‘Dark Angel’ Season 1 reviews

John’s “Dark Angel” Season 1 flashback review, Nov. 21, 2019


ndsu spectrum: TV Review

‘Dark Angel’ isn’t in same league as ‘Buffy’ or ‘Angel’ yet


Jan. 26, 2001


I was looking forward to “Dark Angel” more than any other new show last fall. Then, after seeing a few episodes, I was looking forward to ripping into it in my mid-season TV review. But alas, in the last five episodes, it has gotten consistently better and I have to admit that this initially-boring show is now a lot of fun.

While “Dark Angel” isn’t on par with “Buffy the Vampire Slayer” or “Angel” — it’s Tuesday night competition — it’s getting better as the stories are starting to move at a faster clip.

Like so many James Cameron projects, “Dark Angel” has a delicious dystopian premise and comments on the perils of modern technology. Max (Jessica Alba) is an escaped superhuman lab rat in 2019 Seattle, a decade after an electromagnetic pulse has turned America into a third-world country. Max’s search for the 11 other Manticore escapees, her dodging of Lydecker (John Savage) and his army men, and her occasional foray into helping her co-workers at JamPony Express messenger service are the three major plotlines.

In the first five episodes, Alba was inconsistent; she didn’t quite know who Max was. Depending on the episode or the scene, Max could be categorized as a carefree butt-kicker who thinks she’s unstoppable, or a brooder who’s obsessed with finding her superhuman siblings and terrified of being captured.

But Alba has gotten better in recent weeks, helped immensely by her chemistry with Michael Weatherly, the show’s best actor. As a wheelchair-bound freedom fighter who delivers anti-establishment broadcasts of “Eyes Only” to the populace, Logan is the coolest handicapped hero since Professor X. And Lydecker is a compelling villain thanks to Savage’s squinty-creepy look.

The one element the writers have handled flawlessly is the growing romance between Max and Logan. It’s obvious that Max and Logan are in love even though they never admit it.

The JamPony subplots — Valarie Rae Miller’s hilarious turn as Original Cindy notwithstanding — often make a viewer thankful for the fast-forward button; they just can’t compete with the life-or-death thrills of fighting the world’s evil. And the fight scenes are dull, relying on camera cuts rather than complex stunt work, and they usually feature a stupid “witty” line such as “Hey, you’re kind of cute” (followed by a punch to the face).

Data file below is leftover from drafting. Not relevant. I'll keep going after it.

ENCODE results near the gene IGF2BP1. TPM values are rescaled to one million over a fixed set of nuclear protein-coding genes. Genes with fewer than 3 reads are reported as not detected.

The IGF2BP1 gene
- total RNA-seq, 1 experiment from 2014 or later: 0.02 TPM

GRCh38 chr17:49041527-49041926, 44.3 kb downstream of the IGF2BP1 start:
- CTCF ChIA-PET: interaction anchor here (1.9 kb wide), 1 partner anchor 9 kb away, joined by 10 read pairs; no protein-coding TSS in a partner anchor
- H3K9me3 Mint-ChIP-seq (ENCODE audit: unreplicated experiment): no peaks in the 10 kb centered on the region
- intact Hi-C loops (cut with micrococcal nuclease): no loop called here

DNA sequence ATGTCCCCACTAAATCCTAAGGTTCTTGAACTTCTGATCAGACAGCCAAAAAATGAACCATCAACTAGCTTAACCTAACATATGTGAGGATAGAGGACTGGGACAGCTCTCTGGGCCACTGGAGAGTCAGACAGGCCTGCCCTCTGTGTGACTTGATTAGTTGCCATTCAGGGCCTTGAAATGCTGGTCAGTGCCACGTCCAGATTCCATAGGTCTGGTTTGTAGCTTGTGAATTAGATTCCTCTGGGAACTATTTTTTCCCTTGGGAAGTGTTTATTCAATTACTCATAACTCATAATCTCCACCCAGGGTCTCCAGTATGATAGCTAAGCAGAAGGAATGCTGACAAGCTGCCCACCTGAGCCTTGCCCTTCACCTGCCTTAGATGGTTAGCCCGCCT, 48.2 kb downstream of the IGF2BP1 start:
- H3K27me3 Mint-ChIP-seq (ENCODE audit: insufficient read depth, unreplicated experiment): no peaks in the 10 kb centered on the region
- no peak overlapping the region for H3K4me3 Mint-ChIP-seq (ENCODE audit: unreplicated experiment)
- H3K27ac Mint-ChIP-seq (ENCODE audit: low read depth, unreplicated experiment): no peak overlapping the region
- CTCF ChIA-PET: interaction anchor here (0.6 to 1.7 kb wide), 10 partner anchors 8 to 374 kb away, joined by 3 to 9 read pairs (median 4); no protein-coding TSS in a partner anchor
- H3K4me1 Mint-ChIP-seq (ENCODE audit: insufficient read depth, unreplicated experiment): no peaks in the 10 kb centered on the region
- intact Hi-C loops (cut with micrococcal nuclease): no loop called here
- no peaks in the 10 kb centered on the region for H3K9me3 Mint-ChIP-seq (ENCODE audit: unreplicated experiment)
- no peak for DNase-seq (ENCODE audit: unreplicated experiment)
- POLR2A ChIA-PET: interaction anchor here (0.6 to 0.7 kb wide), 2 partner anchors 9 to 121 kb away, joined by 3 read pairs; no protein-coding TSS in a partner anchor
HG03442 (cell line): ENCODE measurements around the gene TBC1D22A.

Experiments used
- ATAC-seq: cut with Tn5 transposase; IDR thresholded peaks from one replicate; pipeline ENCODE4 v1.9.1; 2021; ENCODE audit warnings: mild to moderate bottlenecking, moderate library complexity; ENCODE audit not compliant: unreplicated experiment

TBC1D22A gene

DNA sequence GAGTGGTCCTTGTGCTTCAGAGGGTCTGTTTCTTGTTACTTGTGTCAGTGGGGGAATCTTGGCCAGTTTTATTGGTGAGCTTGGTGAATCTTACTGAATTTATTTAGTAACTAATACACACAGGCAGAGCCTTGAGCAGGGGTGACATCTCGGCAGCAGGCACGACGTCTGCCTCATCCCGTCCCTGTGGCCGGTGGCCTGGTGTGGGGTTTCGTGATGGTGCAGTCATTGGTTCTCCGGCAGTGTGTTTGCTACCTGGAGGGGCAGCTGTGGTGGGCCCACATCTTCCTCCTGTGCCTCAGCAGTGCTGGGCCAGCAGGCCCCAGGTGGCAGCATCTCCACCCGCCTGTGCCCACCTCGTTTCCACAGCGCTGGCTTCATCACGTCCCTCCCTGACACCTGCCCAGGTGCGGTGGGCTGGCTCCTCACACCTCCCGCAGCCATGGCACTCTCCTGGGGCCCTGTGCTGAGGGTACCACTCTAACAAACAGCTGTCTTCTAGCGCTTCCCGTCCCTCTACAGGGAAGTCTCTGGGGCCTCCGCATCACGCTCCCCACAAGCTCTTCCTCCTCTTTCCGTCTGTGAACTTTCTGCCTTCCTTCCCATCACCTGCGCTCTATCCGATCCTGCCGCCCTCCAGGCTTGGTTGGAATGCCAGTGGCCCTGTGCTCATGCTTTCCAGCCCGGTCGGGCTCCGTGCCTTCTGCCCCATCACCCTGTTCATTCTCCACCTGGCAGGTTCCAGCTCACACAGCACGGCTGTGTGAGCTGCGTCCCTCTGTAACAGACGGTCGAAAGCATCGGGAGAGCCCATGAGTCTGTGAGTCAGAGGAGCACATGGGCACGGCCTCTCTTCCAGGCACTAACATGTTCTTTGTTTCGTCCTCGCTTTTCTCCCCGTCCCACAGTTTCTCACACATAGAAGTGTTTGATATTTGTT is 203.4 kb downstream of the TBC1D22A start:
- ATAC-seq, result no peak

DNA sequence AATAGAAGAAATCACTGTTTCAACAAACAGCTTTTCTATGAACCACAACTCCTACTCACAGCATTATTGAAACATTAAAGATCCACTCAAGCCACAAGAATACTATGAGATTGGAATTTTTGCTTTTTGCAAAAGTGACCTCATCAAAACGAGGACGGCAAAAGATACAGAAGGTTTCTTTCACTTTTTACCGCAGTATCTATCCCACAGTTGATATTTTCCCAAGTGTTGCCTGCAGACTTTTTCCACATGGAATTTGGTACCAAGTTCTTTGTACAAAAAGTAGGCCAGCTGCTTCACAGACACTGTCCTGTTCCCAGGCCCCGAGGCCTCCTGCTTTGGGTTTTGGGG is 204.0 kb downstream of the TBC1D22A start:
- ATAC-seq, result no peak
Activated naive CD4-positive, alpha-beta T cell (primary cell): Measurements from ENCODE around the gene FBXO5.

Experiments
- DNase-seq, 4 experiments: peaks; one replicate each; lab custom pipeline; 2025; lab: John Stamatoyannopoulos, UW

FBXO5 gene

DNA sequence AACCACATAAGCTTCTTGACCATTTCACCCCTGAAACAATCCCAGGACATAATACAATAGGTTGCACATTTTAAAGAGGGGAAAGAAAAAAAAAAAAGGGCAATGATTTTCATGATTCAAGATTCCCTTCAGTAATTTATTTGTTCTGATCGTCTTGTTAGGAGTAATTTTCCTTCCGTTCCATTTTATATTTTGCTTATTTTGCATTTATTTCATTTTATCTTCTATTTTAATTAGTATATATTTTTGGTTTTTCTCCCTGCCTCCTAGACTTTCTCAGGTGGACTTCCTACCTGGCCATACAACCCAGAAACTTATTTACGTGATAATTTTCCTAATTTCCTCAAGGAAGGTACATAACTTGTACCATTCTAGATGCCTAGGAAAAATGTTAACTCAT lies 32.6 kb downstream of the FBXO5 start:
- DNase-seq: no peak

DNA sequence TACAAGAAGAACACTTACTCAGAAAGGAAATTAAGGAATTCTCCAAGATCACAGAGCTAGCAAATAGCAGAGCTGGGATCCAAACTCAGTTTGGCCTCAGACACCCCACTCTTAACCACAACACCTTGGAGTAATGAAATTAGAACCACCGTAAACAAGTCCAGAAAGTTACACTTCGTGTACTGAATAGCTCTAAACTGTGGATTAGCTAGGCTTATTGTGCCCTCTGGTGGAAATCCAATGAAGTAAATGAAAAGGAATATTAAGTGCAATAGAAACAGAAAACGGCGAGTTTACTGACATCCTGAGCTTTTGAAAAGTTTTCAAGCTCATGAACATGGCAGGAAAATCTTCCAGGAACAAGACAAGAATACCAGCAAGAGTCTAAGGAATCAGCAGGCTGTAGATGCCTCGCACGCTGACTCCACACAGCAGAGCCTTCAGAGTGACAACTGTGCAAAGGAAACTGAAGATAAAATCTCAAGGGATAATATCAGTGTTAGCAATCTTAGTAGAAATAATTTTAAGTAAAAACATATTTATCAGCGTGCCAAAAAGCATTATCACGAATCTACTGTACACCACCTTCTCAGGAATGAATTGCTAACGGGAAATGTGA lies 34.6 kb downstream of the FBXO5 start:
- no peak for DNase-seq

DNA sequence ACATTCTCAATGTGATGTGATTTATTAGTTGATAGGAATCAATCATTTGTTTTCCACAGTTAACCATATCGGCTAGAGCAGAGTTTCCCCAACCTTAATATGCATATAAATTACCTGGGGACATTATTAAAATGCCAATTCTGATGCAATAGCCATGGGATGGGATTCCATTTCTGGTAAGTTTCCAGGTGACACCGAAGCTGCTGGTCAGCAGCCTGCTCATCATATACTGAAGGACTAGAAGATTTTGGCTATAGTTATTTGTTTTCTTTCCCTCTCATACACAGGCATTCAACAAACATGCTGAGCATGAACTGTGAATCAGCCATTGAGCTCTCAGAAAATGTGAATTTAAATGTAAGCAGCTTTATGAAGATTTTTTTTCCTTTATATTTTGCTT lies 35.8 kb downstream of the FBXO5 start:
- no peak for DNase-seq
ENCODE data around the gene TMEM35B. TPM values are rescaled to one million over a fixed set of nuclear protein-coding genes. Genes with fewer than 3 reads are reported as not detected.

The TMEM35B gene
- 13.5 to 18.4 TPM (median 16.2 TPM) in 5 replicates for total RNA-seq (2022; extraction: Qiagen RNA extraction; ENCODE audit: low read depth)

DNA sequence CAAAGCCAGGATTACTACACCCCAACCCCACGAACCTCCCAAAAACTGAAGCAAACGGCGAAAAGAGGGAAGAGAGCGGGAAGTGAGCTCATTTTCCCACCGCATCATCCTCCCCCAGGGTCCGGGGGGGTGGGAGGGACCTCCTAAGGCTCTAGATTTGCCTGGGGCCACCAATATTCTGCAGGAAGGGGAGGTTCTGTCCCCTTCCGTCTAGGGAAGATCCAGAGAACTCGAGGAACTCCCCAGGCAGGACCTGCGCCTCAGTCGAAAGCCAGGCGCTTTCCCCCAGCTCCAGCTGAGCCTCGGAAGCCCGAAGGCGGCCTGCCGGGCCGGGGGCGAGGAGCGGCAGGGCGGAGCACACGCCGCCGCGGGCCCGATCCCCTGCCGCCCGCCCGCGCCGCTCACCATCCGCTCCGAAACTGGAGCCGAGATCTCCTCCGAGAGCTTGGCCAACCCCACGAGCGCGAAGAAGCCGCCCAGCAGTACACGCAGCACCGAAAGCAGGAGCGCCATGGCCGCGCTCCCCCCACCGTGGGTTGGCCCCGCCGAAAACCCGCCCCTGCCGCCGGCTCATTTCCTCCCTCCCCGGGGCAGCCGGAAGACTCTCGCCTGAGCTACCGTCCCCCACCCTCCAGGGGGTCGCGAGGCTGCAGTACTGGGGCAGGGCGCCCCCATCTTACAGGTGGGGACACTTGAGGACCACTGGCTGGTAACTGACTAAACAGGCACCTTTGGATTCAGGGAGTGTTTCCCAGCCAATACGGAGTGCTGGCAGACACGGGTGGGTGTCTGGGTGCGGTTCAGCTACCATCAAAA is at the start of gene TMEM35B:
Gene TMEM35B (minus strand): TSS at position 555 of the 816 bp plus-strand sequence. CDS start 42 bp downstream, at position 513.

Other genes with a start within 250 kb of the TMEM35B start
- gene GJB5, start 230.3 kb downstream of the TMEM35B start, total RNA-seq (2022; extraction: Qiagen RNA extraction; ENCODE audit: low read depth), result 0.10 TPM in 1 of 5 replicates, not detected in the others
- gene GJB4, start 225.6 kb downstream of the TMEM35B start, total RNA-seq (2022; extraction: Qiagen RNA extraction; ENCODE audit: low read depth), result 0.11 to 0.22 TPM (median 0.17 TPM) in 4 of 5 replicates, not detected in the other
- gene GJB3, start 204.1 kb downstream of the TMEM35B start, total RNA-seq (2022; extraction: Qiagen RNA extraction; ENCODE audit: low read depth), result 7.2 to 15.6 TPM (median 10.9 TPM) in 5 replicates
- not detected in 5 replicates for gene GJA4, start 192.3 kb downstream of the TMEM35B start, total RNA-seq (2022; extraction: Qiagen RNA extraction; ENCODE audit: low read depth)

Nonetheless, recent episodes of “Dark Angel,” have been highly entertaining; now I almost look forward to it as much as “Buffy” and “Angel.”

What: “Dark Angel” Season 1

When: 8 p.m. Tuesdays on Fox

Starring: Jessica Alba, Michael Weatherly, John Savage, Valarie Rae Miller, Richard Gunn

Executive Producers: James Cameron and Charles H. Eglee

Grade (episodes 1-9): B+


“Dark Angel” Season 1 (2000-01, Fox) — James Cameron left the comparatively cushy world of filmmaking to dive into the harsh world of network TV with the most expensive series ever made. The price tag might ultimately get the show cancelled (its future is in doubt as I write this), but Cameron and co-producer Charles Eglee have certainly made their mark with “Dark Angel.”

It’s not groundbreaking — dystopian futures, genetic engineering and fugitive superheroes are all staple themes among Cameron’s catalogue. And it’s not flawless — “Buffy” and “Angel” are much edgier and more polished. However, “Dark Angel” is a heck of a lot of fun to watch.

While Manticore’s attempts to track down Max (Jessica Alba) and Logan’s (Michael Weatherly) daily altruism are fairly engaging, these are not the reason I watch the show. That honor goes to the flirtations of Max and Logan, played by two actors who play off each other so well you’d think they were engaged in real life.

My major complaint is that “Dark Angel” pulled too many punches this season, dropping storylines of Logan being suicidal and Max being afraid of commitment in order to shift back to the Manticore story. The show certainly deserves a second season to iron out its weak spots. B+

— John Hansen, NDSU Spectrum, Summer 2001